Bob Iger: Disney is not sexualizing children; the group disagrees: The CEO of Disney has refuted claims that Disney is sexualizing children. This came after many disgruntled individuals accused the company of embedding inappropriate content in their children’s programming. The CEO emphasized that Disney has always prioritized creating family-friendly content that is suitable for audiences of all ages. He also highlighted the rigorous content review processes in place to ensure that their shows and movies maintain high standards of appropriateness.
Iger disagreed, saying in a recent interview with CNBC that “the notion that Disney is in any way sexualizing children is quite frankly preposterous and inaccurate.” Iger’s remark came in response to host David Faber’s request for him to address Florida Governor Ron DeSantis’ criticism of the corporation’s allegedly “sexualized content.”
In response to Disney CEO Bob Iger’s claim that the corporation does not sexualize youngsters, a media watchdog group is urging parents to look for alternate TV options for their kids.
The nonprofit, nonpartisan research and education organization advocating responsible entertainment that works to “protect children and families from graphic sex, violence, and profanity in the media,” The Parents Television and Media Council, has repeatedly voiced concerns about Disney’s programming in recent years.
Iger’s statement that Disney does not sexualize children was cited by Melissa Henson, vice president of the Parents Television and Media Council, in an interview with The Christian Post as evidence that he “obviously isn’t paying very close attention to” the content his company produces.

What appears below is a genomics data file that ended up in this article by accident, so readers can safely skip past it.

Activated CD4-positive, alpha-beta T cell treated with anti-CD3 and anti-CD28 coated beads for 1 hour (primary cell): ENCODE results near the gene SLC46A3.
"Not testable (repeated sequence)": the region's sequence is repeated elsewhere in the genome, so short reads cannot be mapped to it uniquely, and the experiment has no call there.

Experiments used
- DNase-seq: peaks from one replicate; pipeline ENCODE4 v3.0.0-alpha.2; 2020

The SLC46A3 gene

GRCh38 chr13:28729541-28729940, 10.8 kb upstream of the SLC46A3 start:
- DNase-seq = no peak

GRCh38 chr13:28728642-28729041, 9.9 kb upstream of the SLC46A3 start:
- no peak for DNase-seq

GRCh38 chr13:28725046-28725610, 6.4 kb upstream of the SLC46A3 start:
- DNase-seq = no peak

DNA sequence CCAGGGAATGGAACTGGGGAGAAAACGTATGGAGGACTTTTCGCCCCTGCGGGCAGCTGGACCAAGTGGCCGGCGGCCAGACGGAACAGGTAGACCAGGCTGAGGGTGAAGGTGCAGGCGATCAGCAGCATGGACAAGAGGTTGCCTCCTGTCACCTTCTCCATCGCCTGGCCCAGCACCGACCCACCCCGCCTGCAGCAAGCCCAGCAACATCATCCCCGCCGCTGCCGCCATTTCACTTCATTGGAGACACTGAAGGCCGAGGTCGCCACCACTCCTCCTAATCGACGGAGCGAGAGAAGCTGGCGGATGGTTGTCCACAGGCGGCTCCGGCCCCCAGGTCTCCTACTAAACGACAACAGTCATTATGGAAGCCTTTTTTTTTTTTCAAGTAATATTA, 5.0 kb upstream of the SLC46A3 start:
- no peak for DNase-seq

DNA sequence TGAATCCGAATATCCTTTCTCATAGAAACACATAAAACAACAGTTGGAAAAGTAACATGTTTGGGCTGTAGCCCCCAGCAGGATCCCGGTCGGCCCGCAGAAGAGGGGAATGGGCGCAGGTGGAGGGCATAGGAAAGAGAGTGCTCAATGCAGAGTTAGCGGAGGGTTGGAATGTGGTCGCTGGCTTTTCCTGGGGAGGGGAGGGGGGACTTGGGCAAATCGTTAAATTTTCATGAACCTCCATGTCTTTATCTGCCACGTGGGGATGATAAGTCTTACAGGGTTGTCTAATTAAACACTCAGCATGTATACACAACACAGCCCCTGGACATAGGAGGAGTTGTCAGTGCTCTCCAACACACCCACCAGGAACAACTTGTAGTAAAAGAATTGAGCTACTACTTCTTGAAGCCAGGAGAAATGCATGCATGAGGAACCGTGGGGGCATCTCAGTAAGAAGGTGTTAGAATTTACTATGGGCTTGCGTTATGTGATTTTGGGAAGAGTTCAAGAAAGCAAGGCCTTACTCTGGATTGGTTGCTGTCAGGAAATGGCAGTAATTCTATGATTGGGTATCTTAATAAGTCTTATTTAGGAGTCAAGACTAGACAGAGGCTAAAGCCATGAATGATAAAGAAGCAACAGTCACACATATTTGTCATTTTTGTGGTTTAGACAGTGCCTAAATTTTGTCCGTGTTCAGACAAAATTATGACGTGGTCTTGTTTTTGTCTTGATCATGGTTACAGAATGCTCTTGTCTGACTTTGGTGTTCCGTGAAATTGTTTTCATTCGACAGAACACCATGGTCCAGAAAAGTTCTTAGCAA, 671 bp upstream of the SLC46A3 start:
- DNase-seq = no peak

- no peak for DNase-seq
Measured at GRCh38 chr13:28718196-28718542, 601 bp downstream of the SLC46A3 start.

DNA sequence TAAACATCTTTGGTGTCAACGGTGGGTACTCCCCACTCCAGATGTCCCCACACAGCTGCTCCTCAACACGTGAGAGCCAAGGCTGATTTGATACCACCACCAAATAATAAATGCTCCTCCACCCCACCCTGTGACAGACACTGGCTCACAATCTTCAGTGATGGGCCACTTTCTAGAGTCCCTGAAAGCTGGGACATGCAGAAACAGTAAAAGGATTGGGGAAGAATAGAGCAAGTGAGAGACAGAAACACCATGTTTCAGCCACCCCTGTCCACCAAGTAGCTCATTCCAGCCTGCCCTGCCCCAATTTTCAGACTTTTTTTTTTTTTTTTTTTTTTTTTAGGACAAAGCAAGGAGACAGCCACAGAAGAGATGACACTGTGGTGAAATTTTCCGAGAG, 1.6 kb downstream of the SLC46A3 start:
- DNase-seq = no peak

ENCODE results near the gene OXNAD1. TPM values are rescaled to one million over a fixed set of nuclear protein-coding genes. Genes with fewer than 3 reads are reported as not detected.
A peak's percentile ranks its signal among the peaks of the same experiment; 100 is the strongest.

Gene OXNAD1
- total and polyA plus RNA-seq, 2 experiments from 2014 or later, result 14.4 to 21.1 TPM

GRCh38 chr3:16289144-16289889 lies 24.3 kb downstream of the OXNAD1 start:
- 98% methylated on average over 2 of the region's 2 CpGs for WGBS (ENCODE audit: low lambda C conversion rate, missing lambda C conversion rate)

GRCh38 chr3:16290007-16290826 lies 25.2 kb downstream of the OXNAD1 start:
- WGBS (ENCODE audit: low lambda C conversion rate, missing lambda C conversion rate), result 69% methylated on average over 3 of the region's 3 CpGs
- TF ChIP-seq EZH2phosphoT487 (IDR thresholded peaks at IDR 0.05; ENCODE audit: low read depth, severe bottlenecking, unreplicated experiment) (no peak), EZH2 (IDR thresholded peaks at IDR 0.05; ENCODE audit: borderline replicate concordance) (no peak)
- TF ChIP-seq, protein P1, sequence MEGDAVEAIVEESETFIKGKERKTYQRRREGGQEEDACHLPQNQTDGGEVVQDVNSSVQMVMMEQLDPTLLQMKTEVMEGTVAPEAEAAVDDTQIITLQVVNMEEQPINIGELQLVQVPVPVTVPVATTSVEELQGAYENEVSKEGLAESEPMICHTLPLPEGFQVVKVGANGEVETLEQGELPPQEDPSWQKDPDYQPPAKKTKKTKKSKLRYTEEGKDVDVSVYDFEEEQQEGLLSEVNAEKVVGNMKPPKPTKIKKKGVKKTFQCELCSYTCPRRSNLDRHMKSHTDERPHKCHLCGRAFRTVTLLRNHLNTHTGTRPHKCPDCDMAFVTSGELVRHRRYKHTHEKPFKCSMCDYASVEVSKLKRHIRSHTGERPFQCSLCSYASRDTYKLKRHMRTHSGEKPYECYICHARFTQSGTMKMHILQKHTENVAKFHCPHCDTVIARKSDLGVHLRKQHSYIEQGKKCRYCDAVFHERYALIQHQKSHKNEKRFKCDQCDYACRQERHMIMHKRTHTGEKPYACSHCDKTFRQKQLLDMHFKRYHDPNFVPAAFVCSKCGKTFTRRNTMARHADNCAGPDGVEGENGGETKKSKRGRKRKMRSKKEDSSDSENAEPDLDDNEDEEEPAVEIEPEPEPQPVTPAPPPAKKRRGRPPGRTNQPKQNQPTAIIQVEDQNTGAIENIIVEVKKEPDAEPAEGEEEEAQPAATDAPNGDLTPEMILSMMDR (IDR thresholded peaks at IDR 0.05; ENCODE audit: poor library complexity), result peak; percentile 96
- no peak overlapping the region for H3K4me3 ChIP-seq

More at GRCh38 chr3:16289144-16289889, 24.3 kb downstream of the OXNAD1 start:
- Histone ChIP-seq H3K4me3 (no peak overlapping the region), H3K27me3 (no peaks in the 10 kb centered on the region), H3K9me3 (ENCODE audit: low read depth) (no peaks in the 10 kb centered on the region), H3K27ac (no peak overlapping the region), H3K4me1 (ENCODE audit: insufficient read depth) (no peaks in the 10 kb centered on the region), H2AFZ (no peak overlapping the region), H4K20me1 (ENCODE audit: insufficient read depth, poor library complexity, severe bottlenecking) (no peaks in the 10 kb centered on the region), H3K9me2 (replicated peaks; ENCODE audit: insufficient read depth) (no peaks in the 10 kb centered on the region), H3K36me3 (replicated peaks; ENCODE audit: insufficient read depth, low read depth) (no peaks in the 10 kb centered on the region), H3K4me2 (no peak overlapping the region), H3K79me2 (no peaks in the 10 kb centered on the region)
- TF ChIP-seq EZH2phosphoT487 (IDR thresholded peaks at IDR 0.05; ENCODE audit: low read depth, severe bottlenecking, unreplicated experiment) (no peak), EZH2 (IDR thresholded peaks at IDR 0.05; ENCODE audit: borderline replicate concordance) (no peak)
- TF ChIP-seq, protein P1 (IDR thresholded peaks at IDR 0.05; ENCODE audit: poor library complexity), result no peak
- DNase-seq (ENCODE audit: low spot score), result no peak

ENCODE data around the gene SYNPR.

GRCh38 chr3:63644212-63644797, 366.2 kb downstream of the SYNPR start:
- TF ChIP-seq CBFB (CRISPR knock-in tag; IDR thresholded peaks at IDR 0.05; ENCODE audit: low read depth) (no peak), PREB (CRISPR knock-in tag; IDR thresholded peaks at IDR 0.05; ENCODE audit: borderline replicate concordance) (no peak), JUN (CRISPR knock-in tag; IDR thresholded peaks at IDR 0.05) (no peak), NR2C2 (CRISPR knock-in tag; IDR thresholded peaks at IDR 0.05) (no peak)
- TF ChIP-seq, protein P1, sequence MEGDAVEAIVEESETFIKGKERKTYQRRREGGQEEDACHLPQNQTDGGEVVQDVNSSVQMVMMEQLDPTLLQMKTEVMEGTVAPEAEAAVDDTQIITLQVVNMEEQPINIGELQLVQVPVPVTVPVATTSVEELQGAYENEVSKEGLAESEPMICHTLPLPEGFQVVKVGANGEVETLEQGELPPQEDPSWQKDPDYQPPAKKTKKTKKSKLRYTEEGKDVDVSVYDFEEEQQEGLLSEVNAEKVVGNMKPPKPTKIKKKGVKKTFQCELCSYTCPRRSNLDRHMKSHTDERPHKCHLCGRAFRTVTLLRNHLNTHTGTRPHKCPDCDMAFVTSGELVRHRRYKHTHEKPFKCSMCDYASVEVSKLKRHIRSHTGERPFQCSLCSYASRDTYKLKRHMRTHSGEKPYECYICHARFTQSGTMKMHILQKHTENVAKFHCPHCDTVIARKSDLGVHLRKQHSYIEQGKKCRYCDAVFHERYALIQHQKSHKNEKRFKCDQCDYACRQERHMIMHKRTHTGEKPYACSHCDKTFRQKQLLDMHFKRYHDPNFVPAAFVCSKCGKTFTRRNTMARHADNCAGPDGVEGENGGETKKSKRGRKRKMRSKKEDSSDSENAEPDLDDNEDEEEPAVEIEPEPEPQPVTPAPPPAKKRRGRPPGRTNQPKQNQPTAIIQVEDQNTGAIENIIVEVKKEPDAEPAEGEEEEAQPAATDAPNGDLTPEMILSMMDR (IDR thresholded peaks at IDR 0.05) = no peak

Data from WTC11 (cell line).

Although the problem has been around for a while, Henson told CP that Disney has recently been under fire from patrons and parents for content that is thought to be inappropriate for youngsters (see here, here, and here).
“Going back decades, programs on the Disney Channel that were targeted to preteens emphasized romantic relationships, even though the target audience was [children aged] 8, 9, 10, and 11,” she said.
Also, Henson lamented the efforts to introduce a “boyfriend/girlfriend element” to shows directed at preteens, noting that it is “not necessarily top of mind” for children in that age group.
Henson told CP that Disney produces material for other networks under its ownership, such as FX, in addition to the Disney Channel.
Henson stated “Little Demon,” a Disney-owned FXX series criticized by the advocacy group One Million Moms as a promotion of “demons, witches, and sorcery” featuring “graphic violence and nudity,” and “A Teacher,” an FX miniseries she summarized as depicting an “illicit relationship” between a teacher and a high school student, as more recent examples of programs that sexualize children. She cited the aforementioned shows as being among a “long list of content” created by Disney that is intended to sexualize kids.
She maintained that Bob Iger’s statements were flat-out false. Three months before to Iger’s presentation on CNBC, the Parents Television and Media Council launched a petition with more than 10,000 signatures asking Disney’s board of directors to prohibit the company from producing sexually explicit content.